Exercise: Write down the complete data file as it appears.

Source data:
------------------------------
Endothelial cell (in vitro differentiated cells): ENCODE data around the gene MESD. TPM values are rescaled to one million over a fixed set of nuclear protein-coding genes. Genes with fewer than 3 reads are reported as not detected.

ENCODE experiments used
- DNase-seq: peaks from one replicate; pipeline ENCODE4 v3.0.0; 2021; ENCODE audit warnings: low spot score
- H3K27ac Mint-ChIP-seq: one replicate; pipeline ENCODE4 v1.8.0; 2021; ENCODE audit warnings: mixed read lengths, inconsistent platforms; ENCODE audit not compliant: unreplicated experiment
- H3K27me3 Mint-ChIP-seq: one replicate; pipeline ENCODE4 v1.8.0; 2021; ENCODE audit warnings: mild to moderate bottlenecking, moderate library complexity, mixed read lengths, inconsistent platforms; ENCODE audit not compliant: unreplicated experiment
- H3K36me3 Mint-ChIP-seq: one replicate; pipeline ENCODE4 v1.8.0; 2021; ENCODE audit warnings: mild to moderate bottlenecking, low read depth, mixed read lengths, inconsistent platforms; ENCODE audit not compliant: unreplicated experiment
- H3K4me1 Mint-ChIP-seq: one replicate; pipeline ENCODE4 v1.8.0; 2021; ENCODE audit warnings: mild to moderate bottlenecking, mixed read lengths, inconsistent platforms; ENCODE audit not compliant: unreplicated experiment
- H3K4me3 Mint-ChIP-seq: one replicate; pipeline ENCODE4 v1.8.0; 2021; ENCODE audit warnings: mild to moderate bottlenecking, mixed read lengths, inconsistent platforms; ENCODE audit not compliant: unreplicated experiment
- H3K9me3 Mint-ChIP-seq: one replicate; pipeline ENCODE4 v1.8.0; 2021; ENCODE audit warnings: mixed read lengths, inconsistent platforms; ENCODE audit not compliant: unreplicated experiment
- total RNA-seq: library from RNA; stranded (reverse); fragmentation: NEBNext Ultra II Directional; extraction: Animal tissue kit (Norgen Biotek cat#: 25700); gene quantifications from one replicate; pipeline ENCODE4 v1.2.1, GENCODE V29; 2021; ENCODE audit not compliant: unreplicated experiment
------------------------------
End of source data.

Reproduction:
Endothelial cell (in vitro differentiated cells): ENCODE data around the gene MESD. TPM values are rescaled to one million over a fixed set of nuclear protein-coding genes. Genes with fewer than 3 reads are reported as not detected.

ENCODE experiments used
- DNase-seq: peaks from one replicate; pipeline ENCODE4 v3.0.0; 2021; ENCODE audit warnings: low spot score
- H3K27ac Mint-ChIP-seq: one replicate; pipeline ENCODE4 v1.8.0; 2021; ENCODE audit warnings: mixed read lengths, inconsistent platforms; ENCODE audit not compliant: unreplicated experiment
- H3K27me3 Mint-ChIP-seq: one replicate; pipeline ENCODE4 v1.8.0; 2021; ENCODE audit warnings: mild to moderate bottlenecking, moderate library complexity, mixed read lengths, inconsistent platforms; ENCODE audit not compliant: unreplicated experiment
- H3K36me3 Mint-ChIP-seq: one replicate; pipeline ENCODE4 v1.8.0; 2021; ENCODE audit warnings: mild to moderate bottlenecking, low read depth, mixed read lengths, inconsistent platforms; ENCODE audit not compliant: unreplicated experiment
- H3K4me1 Mint-ChIP-seq: one replicate; pipeline ENCODE4 v1.8.0; 2021; ENCODE audit warnings: mild to moderate bottlenecking, mixed read lengths, inconsistent platforms; ENCODE audit not compliant: unreplicated experiment
- H3K4me3 Mint-ChIP-seq: one replicate; pipeline ENCODE4 v1.8.0; 2021; ENCODE audit warnings: mild to moderate bottlenecking, mixed read lengths, inconsistent platforms; ENCODE audit not compliant: unreplicated experiment
- H3K9me3 Mint-ChIP-seq: one replicate; pipeline ENCODE4 v1.8.0; 2021; ENCODE audit warnings: mixed read lengths, inconsistent platforms; ENCODE audit not compliant: unreplicated experiment
- total RNA-seq: library from RNA; stranded (reverse); fragmentation: NEBNext Ultra II Directional; extraction: Animal tissue kit (Norgen Biotek cat#: 25700); gene quantifications from one replicate; pipeline ENCODE4 v1.2.1, GENCODE V29; 2021; ENCODE audit not compliant: unreplicated experiment